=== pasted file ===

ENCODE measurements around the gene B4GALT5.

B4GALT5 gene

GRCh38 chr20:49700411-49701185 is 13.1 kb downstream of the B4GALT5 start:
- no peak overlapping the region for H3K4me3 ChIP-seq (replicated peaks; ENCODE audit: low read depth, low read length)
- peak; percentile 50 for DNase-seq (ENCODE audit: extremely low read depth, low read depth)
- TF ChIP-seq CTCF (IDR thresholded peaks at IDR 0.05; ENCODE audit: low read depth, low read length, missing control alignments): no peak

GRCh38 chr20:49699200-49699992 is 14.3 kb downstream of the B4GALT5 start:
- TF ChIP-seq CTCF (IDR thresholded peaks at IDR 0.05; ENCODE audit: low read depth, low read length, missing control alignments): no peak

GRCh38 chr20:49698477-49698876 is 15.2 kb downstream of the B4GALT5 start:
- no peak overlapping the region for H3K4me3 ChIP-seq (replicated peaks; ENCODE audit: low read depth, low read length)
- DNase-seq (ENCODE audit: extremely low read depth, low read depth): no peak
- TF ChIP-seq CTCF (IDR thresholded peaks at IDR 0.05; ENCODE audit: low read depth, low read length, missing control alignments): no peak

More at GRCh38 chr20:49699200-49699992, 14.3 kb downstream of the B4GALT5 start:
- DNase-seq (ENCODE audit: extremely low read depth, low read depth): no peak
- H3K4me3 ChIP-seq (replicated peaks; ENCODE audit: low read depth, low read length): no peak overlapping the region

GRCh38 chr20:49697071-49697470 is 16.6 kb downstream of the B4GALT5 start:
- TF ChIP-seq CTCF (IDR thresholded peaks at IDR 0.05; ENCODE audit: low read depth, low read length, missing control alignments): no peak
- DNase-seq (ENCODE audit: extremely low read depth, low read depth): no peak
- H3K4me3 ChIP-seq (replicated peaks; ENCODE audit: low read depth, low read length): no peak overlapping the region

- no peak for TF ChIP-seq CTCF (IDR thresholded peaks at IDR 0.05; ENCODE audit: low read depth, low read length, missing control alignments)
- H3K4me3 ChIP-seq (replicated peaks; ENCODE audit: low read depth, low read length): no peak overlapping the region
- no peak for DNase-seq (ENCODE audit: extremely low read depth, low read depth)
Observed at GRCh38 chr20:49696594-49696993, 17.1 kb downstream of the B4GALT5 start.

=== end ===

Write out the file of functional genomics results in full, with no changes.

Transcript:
ENCODE measurements around the gene B4GALT5.

B4GALT5 gene

GRCh38 chr20:49700411-49701185 is 13.1 kb downstream of the B4GALT5 start:
- no peak overlapping the region for H3K4me3 ChIP-seq (replicated peaks; ENCODE audit: low read depth, low read length)
- peak; percentile 50 for DNase-seq (ENCODE audit: extremely low read depth, low read depth)
- TF ChIP-seq CTCF (IDR thresholded peaks at IDR 0.05; ENCODE audit: low read depth, low read length, missing control alignments): no peak

GRCh38 chr20:49699200-49699992 is 14.3 kb downstream of the B4GALT5 start:
- TF ChIP-seq CTCF (IDR thresholded peaks at IDR 0.05; ENCODE audit: low read depth, low read length, missing control alignments): no peak

GRCh38 chr20:49698477-49698876 is 15.2 kb downstream of the B4GALT5 start:
- no peak overlapping the region for H3K4me3 ChIP-seq (replicated peaks; ENCODE audit: low read depth, low read length)
- DNase-seq (ENCODE audit: extremely low read depth, low read depth): no peak
- TF ChIP-seq CTCF (IDR thresholded peaks at IDR 0.05; ENCODE audit: low read depth, low read length, missing control alignments): no peak

More at GRCh38 chr20:49699200-49699992, 14.3 kb downstream of the B4GALT5 start:
- DNase-seq (ENCODE audit: extremely low read depth, low read depth): no peak
- H3K4me3 ChIP-seq (replicated peaks; ENCODE audit: low read depth, low read length): no peak overlapping the region

GRCh38 chr20:49697071-49697470 is 16.6 kb downstream of the B4GALT5 start:
- TF ChIP-seq CTCF (IDR thresholded peaks at IDR 0.05; ENCODE audit: low read depth, low read length, missing control alignments): no peak
- DNase-seq (ENCODE audit: extremely low read depth, low read depth): no peak
- H3K4me3 ChIP-seq (replicated peaks; ENCODE audit: low read depth, low read length): no peak overlapping the region

- no peak for TF ChIP-seq CTCF (IDR thresholded peaks at IDR 0.05; ENCODE audit: low read depth, low read length, missing control alignments)
- H3K4me3 ChIP-seq (replicated peaks; ENCODE audit: low read depth, low read length): no peak overlapping the region
- no peak for DNase-seq (ENCODE audit: extremely low read depth, low read depth)
Observed at GRCh38 chr20:49696594-49696993, 17.1 kb downstream of the B4GALT5 start.